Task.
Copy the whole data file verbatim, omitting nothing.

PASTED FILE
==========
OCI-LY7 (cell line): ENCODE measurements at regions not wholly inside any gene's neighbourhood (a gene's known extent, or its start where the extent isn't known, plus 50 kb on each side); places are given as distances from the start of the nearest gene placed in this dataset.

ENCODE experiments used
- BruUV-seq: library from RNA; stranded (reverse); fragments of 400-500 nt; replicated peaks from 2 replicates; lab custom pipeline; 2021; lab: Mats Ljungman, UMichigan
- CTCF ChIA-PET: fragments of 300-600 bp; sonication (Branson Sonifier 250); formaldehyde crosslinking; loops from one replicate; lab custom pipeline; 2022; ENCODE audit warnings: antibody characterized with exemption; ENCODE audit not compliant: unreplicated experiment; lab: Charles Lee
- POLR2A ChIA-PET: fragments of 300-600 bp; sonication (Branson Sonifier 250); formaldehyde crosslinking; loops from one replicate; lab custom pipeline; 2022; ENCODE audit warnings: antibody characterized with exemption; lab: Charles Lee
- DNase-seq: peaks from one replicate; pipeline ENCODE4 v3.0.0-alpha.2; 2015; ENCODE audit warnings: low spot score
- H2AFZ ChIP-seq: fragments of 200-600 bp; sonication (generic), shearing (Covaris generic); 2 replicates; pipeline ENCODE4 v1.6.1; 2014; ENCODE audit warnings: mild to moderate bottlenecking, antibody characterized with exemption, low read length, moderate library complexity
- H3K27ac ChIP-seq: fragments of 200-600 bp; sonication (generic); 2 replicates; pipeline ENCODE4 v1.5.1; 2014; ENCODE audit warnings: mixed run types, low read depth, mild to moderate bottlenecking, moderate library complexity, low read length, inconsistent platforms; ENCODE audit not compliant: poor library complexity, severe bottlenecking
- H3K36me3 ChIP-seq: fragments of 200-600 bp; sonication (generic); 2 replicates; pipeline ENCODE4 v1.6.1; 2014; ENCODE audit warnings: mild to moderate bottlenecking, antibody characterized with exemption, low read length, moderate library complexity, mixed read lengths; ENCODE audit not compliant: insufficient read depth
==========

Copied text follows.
OCI-LY7 (cell line): ENCODE measurements at regions not wholly inside any gene's neighbourhood (a gene's known extent, or its start where the extent isn't known, plus 50 kb on each side); places are given as distances from the start of the nearest gene placed in this dataset.

ENCODE experiments used
- BruUV-seq: library from RNA; stranded (reverse); fragments of 400-500 nt; replicated peaks from 2 replicates; lab custom pipeline; 2021; lab: Mats Ljungman, UMichigan
- CTCF ChIA-PET: fragments of 300-600 bp; sonication (Branson Sonifier 250); formaldehyde crosslinking; loops from one replicate; lab custom pipeline; 2022; ENCODE audit warnings: antibody characterized with exemption; ENCODE audit not compliant: unreplicated experiment; lab: Charles Lee
- POLR2A ChIA-PET: fragments of 300-600 bp; sonication (Branson Sonifier 250); formaldehyde crosslinking; loops from one replicate; lab custom pipeline; 2022; ENCODE audit warnings: antibody characterized with exemption; lab: Charles Lee
- DNase-seq: peaks from one replicate; pipeline ENCODE4 v3.0.0-alpha.2; 2015; ENCODE audit warnings: low spot score
- H2AFZ ChIP-seq: fragments of 200-600 bp; sonication (generic), shearing (Covaris generic); 2 replicates; pipeline ENCODE4 v1.6.1; 2014; ENCODE audit warnings: mild to moderate bottlenecking, antibody characterized with exemption, low read length, moderate library complexity
- H3K27ac ChIP-seq: fragments of 200-600 bp; sonication (generic); 2 replicates; pipeline ENCODE4 v1.5.1; 2014; ENCODE audit warnings: mixed run types, low read depth, mild to moderate bottlenecking, moderate library complexity, low read length, inconsistent platforms; ENCODE audit not compliant: poor library complexity, severe bottlenecking
- H3K36me3 ChIP-seq: fragments of 200-600 bp; sonication (generic); 2 replicates; pipeline ENCODE4 v1.6.1; 2014; ENCODE audit warnings: mild to moderate bottlenecking, antibody characterized with exemption, low read length, moderate library complexity, mixed read lengths; ENCODE audit not compliant: insufficient read depth